Both times the militant group’s police caught her.
“They flogged me with a hose. It left marks on my back, and I couldn’t sleep on it,” she says.
“The second time, they said I couldn’t eat for two days,” she added.
After they abducted Nadine, Daesh militants took her across the border to the group’s then de facto Syrian capital of Raqqa.
Over four years, she says, six different men bought her — Saudis and a Tunisian.
She had to adapt to their brutal interpretation of religion, and adhere to their strict dress code of covering from head to toe in public.
“I love color, and I used to wear trousers,” Nadine says.
Inside the SDF center, she wears a black-and-white bead bracelet around her wrist, bearing the name of her little brother in English.
But she can’t bring herself to remove her black face veil.
“I got used to it. I can’t yet take it off,” she says. “But I will do so when I see my mum.”
After escaping, Nadine says several cousins are still being held a Daesh pocket in eastern Syria.
At the height of its rule, Daesh controlled territory the size of Britain, but today it has lost all but an eastern patch to various offensives — including by the SDF, backed by air strikes of the US-led coalition.
Between 2015 and 2018, at least 129 Yazidi women and girls were handed over to the Kurdish Women’s Protection Units (YPJ), who are part of the SDF.
“We’re definitely... fighting Daesh to free more captives — and not just Yazidis,” YPJ spokeswoman Nasreen Abdallah said.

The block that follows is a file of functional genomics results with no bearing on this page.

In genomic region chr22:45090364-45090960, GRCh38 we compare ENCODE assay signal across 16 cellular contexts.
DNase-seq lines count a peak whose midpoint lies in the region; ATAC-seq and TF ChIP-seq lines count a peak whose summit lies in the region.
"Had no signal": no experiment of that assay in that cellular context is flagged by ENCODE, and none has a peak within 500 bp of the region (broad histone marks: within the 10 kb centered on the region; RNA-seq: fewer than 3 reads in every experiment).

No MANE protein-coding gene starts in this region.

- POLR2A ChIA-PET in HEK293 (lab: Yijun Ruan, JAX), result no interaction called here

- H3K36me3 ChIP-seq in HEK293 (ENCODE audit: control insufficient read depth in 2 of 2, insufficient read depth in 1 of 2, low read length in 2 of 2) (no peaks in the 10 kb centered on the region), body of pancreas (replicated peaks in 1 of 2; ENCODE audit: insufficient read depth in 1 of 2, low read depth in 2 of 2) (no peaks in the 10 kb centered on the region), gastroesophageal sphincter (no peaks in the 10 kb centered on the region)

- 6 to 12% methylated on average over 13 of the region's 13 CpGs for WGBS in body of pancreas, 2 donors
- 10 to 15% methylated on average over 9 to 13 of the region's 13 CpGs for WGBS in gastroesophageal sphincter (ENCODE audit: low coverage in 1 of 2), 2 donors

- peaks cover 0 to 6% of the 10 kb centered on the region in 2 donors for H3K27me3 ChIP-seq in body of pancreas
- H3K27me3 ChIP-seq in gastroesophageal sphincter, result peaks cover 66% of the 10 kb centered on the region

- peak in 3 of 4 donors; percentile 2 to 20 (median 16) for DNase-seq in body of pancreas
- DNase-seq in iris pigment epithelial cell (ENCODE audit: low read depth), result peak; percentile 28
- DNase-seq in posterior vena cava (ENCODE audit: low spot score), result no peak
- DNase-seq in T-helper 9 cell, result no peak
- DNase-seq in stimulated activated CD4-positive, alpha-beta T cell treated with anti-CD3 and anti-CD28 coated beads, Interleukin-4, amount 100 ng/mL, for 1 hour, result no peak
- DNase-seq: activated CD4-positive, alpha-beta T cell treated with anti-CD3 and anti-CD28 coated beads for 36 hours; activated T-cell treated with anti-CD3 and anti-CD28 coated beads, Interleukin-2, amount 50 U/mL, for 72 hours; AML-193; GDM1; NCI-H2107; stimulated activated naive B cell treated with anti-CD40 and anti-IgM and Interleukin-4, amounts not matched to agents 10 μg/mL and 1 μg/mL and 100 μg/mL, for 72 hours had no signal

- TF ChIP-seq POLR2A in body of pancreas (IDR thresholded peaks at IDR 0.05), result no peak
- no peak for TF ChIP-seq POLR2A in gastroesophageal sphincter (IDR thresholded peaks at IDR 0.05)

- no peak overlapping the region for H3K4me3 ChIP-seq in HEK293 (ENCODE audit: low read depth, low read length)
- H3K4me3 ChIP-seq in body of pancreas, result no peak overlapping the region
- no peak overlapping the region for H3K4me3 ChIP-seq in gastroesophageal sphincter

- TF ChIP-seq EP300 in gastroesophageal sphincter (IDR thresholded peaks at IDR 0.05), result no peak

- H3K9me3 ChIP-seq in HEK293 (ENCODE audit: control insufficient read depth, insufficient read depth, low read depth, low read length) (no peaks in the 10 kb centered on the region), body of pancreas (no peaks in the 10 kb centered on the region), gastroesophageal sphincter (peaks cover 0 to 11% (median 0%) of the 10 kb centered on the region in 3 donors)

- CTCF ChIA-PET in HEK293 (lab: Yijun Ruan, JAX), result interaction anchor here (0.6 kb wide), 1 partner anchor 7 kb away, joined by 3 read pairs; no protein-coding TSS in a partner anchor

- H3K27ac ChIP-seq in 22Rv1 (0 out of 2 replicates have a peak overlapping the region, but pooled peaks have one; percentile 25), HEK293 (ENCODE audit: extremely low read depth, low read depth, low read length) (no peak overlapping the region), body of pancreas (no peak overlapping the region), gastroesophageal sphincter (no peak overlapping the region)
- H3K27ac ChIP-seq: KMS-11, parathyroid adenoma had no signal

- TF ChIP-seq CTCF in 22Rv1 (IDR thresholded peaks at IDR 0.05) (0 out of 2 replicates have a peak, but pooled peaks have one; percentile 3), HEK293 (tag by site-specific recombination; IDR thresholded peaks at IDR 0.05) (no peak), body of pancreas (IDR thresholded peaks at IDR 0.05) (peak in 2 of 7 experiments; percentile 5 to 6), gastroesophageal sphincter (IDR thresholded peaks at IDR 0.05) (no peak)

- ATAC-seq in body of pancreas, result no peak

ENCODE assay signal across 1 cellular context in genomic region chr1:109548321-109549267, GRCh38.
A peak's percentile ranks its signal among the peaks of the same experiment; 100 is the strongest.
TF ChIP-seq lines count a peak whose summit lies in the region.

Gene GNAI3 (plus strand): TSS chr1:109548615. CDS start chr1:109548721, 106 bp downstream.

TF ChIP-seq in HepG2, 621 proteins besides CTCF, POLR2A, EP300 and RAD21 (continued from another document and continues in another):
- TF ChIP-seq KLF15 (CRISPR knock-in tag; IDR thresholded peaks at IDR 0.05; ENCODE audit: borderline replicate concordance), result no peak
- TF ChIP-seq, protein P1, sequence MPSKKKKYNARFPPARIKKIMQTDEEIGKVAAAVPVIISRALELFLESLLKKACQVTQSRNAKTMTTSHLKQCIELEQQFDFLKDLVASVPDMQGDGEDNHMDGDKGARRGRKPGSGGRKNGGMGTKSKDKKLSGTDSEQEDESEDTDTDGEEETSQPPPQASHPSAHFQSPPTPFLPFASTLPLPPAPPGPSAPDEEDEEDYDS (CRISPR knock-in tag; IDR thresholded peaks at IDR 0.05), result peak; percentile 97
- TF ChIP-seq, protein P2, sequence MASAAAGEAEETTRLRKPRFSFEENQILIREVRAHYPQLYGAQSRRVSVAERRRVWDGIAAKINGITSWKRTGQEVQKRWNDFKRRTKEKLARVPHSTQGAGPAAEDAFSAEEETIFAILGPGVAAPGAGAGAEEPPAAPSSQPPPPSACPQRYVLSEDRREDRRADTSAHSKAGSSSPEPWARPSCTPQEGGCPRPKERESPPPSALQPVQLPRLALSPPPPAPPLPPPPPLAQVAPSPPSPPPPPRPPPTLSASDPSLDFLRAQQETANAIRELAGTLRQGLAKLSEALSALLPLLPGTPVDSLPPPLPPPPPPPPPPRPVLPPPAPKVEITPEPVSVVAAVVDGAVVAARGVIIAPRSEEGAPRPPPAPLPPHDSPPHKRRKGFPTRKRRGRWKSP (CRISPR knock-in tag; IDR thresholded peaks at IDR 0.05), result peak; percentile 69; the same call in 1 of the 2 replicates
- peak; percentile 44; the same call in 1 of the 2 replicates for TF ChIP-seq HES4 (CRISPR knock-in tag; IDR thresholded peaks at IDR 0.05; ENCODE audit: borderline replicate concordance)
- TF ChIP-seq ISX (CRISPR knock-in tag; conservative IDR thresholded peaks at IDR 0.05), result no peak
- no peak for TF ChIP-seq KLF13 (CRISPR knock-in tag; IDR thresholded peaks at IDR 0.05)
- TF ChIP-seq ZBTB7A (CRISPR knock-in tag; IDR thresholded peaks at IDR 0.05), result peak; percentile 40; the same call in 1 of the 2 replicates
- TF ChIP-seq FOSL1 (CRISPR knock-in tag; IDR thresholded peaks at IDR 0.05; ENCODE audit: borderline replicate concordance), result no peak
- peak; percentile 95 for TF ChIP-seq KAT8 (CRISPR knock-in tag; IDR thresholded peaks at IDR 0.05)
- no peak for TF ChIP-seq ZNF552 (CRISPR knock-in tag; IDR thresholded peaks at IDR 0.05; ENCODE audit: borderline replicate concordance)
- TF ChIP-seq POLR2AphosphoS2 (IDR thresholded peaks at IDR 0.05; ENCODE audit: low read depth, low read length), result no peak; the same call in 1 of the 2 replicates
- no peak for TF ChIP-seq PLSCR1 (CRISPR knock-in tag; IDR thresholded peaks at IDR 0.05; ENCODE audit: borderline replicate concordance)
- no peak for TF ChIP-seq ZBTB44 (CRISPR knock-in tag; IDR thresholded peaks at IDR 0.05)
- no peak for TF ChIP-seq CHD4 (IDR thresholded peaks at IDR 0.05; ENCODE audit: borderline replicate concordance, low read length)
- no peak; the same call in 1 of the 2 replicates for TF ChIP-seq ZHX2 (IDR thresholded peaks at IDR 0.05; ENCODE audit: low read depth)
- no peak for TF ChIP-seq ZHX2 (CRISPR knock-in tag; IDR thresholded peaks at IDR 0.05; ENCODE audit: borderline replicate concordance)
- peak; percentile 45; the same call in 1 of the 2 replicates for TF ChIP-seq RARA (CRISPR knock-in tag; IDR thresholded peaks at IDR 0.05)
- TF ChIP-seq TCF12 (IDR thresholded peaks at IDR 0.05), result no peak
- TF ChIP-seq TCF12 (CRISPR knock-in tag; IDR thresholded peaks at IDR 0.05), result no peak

At the YPJ center, Sabha, 30, waited to take her 10-year-old daughter to hospital, after a kettle of boiling water fell on her legs.
Also a Yazidi woman, Sabha fled the last patch Daesh IS territory with her six children, after the man she was forced to marry was killed in an air strike.
Five of her children are from a first husband killed by Daesh after they overran Sinjar.
But her 18-month-old girl was fathered by a Kurdish militant from the Iraqi region of Kirkuk, who said he spent 15 years of his life in Britain.
Sebha says the militant beat her and threatened to kill her children if she disobeyed.
“All I could think of was how to get out,” says Sabha, wearing a green headscarf.
“I’d wish him dead so I could escape.”
Today, Sabha looks forward to going home to her family, she says.
“But what makes me most happy is that I saved my children.”


South Sudan opposition seeks 6-month extension on peace deal

Updated 4 min 32 sec ago
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South Sudan opposition seeks 6-month extension on peace deal